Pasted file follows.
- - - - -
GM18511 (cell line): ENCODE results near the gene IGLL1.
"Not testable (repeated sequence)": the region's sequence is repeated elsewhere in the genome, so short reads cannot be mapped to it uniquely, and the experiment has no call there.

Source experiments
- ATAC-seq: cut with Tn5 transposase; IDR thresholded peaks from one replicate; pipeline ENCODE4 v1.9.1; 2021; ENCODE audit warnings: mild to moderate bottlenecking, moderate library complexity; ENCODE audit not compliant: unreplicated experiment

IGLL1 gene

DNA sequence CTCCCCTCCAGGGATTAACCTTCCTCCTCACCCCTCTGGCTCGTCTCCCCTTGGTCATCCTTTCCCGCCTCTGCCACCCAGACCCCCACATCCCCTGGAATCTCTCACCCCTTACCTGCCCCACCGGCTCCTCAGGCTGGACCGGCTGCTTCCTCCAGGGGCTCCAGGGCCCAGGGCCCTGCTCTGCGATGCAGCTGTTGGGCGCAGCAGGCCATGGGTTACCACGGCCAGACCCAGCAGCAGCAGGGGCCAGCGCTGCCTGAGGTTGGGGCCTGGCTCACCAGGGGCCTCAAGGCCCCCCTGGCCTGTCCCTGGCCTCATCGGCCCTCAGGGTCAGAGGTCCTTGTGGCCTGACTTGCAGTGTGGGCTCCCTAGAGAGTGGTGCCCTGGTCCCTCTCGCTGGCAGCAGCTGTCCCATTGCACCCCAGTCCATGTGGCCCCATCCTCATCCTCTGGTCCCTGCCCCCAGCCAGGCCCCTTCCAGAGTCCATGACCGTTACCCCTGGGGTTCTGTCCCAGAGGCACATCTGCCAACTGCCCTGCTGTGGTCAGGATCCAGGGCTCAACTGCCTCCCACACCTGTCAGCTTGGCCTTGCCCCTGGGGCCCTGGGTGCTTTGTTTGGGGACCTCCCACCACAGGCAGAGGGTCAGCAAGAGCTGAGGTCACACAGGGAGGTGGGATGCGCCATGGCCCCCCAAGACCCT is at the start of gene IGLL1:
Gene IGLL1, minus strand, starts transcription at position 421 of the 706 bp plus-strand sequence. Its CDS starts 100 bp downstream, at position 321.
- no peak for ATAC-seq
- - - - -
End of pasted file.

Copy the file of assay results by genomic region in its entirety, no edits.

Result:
GM18511 (cell line): ENCODE results near the gene IGLL1.
"Not testable (repeated sequence)": the region's sequence is repeated elsewhere in the genome, so short reads cannot be mapped to it uniquely, and the experiment has no call there.

Source experiments
- ATAC-seq: cut with Tn5 transposase; IDR thresholded peaks from one replicate; pipeline ENCODE4 v1.9.1; 2021; ENCODE audit warnings: mild to moderate bottlenecking, moderate library complexity; ENCODE audit not compliant: unreplicated experiment

IGLL1 gene

DNA sequence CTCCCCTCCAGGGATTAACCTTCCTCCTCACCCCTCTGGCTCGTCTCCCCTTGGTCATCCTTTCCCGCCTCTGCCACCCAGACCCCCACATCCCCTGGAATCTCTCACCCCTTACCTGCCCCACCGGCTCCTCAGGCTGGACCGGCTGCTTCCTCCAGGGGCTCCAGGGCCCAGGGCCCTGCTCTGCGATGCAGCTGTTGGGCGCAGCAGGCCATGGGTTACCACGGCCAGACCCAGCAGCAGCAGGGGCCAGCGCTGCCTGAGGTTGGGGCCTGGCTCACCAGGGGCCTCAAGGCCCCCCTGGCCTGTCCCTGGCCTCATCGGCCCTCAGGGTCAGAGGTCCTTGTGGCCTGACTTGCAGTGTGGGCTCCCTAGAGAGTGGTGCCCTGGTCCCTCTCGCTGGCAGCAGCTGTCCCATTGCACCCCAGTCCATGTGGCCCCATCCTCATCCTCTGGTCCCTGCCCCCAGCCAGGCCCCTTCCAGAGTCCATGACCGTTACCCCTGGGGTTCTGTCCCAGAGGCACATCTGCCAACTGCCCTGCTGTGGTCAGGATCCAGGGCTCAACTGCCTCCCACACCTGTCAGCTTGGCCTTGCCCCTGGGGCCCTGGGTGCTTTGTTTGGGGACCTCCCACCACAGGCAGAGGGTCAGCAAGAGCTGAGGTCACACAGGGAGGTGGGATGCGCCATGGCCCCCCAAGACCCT is at the start of gene IGLL1:
Gene IGLL1, minus strand, starts transcription at position 421 of the 706 bp plus-strand sequence. Its CDS starts 100 bp downstream, at position 321.
- no peak for ATAC-seq